To determine if targeting of GLP-1 inputs to specific subpopulations of PVH neurons is impacted by leptin, we evaluated the density of GCG-Cre::SynTom terminals onto corticotrophin-releasing hormone (CRH) and Oxytocin neurons in neuroendocrine compartments of the PVH in leptin-deficient mice. CRH and Oxytocin neurons in the PVH were visualized using immunohistochemistry in GCG-Cre::SynTom::Lepob/ob mice and GCG-Cre::SynTom::WT controls. In WT mice, GLP-1 inputs to CRH neurons appeared more numerous than those to Oxytocin neurons: the density of GCG-Cre::SynTom-labeled inputs to CRH neurons were approximately 50% greater than those to Oxytocin neurons (Figure 4A,D). Moreover, leptin appeared to preferentially impact the density of GLP-1 inputs onto CRH neurons, as we observed a greater number of GCG-Cre::SynTom-labeled terminals in close association with labeled CRH neurons in adult GCG-Cre::SynTom::Lepob/ob mice than in GCG-Cre::SynTom::WT controls (Figure 4D–F; p=0.0017). However, leptin does not appear to alter the density of GLP-1 projections to oxytocin neurons because we did not detect a significant change in the mean number of GCG-Cre::SynTom terminals onto Oxytocin neurons (Figure 4A–C).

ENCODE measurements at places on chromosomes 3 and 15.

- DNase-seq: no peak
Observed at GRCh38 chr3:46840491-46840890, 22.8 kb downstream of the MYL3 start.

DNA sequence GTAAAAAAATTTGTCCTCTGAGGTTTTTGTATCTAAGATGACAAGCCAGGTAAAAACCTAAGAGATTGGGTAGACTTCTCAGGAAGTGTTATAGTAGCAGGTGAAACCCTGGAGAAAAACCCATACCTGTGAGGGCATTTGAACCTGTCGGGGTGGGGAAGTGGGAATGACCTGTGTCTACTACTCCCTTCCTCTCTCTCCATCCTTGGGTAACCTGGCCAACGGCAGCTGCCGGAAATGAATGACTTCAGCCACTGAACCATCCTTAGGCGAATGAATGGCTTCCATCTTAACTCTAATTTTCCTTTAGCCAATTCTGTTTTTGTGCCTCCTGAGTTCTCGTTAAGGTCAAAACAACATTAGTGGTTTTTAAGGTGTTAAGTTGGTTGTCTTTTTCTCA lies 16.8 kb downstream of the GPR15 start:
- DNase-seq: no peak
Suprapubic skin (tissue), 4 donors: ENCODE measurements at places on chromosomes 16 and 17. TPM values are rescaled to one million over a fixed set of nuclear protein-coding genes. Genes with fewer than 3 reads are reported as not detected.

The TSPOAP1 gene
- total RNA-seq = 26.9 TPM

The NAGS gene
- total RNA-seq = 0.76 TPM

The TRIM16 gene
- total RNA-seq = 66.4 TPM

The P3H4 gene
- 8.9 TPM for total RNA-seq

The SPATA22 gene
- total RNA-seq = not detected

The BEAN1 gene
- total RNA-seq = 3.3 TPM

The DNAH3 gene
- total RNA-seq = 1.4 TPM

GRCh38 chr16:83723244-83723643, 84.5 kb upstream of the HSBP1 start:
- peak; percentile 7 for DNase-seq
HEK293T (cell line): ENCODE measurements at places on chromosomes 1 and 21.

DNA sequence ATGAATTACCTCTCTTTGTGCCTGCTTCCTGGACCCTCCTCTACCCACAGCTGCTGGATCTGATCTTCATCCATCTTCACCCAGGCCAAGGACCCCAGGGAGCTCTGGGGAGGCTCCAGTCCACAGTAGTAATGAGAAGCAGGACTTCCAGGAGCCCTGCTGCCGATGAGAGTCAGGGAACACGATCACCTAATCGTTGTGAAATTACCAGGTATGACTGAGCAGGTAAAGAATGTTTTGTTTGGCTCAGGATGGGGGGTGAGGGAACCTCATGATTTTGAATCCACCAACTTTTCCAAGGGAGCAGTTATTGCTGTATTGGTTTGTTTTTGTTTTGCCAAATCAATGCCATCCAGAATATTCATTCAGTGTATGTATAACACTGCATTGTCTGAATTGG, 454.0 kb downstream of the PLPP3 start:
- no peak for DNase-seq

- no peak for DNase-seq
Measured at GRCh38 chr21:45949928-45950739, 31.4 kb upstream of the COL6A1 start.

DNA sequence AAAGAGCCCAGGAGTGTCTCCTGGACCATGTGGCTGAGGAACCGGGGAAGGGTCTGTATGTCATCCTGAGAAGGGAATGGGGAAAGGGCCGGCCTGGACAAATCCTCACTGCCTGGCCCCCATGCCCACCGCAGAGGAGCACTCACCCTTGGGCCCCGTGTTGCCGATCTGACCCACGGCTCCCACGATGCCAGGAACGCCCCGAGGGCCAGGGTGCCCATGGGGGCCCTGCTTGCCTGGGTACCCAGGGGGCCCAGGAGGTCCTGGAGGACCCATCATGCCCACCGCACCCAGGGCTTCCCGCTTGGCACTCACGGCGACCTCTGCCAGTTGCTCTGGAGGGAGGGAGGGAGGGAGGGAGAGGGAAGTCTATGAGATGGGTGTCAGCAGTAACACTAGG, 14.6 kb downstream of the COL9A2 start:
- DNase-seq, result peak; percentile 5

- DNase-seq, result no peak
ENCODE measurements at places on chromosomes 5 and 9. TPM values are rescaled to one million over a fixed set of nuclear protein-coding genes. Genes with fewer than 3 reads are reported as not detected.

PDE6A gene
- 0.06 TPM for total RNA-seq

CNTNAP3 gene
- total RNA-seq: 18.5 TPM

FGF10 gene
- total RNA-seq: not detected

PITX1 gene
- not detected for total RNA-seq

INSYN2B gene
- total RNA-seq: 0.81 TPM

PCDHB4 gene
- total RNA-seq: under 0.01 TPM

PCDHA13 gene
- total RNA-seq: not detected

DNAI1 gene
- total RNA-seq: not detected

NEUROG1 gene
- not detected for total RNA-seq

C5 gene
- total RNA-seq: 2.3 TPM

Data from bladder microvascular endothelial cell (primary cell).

Target-specific enhancement of GLP-1 inputs to CRH neurons in leptin-deficient mice.